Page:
This paper considers properties of the Japanese Accusative wh-adjunct 'nani-o (what-Acc)' (Kurafuji, 1996, 1997; Ochi, 1999) in sentences such as "Kare-wa nani-o sawai-dei-ru no? (lit. What is he making a noise?)". Although the Accusative wh-adjunct 'nani-o' is usually translated in the same way as 'naze (why)', there are a number of differences between them: (i) 'Nani-o' has an animacy restriction on the subject, (ii) it has some special speaker’s inference, and (iii) it is incompatible with sluicing (Ochi, 1999). We will explain the properties (i) and (ii) by claiming that Accusative wh-adjuncts are base-generated in a functional projection FP, which is related to speaker's illocutionary force. We attribute the property (iii) to Fox and Lasnik's (2003) parallelism condition on sluicing; because Accusative wh-adjuncts are base-generated in a different position from other reason adjuncts, they do not satisfy parallelism with the corresponding adjunct in the antecedent clause. By clarifying the syntactic positions of the two types of reason adjuncts, we attempt to contribute to the typological study of adjuncts.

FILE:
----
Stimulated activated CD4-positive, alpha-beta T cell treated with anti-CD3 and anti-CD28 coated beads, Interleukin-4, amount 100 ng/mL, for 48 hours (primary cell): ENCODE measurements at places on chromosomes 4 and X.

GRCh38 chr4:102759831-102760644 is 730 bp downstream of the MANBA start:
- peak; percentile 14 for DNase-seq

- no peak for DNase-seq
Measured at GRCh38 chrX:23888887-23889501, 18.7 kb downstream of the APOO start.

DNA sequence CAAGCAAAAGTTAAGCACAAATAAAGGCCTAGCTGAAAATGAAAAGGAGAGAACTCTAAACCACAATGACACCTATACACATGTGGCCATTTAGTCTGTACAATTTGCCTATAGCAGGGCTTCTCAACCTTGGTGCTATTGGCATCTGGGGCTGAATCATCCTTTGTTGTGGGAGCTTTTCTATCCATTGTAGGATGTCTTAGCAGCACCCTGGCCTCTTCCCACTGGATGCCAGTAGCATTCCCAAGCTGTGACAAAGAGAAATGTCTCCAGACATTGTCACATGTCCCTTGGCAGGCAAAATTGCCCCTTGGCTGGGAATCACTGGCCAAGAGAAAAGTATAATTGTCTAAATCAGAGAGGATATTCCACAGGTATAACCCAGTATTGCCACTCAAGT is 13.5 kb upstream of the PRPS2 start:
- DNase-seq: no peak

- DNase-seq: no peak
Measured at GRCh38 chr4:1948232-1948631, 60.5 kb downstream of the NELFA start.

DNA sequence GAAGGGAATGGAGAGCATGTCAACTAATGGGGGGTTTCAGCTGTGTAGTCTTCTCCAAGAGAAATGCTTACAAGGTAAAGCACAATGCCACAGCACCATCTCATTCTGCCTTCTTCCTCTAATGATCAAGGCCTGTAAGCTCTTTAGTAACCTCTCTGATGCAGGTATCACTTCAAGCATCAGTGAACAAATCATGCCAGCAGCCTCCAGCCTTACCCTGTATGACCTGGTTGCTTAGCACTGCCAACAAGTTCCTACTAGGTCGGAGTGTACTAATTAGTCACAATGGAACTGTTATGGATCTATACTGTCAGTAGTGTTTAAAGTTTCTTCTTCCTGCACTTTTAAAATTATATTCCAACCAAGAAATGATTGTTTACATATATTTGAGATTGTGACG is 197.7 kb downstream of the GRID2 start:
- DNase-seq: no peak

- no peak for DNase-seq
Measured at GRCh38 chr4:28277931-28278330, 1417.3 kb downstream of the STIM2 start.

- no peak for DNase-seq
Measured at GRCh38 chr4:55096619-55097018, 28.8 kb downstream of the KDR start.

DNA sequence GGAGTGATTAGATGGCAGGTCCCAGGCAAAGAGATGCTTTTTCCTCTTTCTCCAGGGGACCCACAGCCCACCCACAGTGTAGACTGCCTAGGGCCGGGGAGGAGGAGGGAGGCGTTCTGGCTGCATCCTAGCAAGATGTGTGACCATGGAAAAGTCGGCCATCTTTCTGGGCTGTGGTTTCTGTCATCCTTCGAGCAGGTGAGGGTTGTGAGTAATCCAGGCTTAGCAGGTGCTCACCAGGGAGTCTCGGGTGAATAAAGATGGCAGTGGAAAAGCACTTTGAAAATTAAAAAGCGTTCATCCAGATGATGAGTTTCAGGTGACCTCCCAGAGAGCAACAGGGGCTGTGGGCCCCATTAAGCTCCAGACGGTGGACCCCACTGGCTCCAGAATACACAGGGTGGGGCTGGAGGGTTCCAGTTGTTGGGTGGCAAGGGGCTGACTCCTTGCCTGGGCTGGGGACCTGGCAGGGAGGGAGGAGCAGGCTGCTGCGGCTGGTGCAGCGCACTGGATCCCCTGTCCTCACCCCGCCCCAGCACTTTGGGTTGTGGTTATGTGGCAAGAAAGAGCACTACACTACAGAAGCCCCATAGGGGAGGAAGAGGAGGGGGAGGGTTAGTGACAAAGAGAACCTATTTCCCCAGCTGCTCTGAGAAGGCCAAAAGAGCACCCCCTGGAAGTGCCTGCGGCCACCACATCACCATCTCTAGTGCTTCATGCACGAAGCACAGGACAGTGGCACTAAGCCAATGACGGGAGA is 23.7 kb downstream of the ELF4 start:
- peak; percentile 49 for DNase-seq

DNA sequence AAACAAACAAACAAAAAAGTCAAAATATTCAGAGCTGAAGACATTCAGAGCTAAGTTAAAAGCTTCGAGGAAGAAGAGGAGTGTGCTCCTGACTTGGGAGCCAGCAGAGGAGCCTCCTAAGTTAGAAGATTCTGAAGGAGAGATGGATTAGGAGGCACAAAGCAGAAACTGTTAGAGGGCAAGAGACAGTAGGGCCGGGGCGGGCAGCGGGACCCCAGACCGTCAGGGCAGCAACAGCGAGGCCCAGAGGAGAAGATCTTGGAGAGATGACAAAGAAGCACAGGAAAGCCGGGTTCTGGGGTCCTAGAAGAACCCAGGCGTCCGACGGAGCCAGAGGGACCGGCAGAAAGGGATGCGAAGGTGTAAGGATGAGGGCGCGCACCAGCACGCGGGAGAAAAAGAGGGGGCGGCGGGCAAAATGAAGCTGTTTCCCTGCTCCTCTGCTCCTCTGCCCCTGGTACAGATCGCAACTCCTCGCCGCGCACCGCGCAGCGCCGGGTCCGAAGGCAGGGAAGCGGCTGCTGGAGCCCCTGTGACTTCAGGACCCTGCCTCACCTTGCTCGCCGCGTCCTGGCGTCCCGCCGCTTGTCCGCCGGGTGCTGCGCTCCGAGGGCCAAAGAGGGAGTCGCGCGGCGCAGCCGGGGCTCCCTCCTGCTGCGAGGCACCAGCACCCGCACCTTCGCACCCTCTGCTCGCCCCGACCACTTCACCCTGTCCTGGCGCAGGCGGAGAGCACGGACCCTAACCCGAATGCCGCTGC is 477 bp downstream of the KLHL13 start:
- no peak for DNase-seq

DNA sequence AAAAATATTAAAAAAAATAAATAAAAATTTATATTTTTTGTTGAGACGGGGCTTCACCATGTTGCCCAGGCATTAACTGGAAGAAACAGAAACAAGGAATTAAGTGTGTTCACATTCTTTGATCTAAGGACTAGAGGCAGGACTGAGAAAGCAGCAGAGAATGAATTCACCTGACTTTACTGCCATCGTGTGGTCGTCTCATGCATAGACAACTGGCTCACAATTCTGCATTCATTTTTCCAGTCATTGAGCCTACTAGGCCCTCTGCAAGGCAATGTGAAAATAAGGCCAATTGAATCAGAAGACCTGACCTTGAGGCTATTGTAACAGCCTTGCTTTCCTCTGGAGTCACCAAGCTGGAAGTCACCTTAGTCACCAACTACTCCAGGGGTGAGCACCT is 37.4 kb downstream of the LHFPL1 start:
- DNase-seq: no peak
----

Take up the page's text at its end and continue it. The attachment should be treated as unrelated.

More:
Nakao, Chizuru and Obata, Miki
"When ‘What’ Means ‘Why’: On Accusative wh-adjuncts in Japanese,"
University of Pennsylvania Working Papers in Linguistics:
1, Article 18.
Available at: http://repository.upenn.edu/pwpl/vol15/iss1/18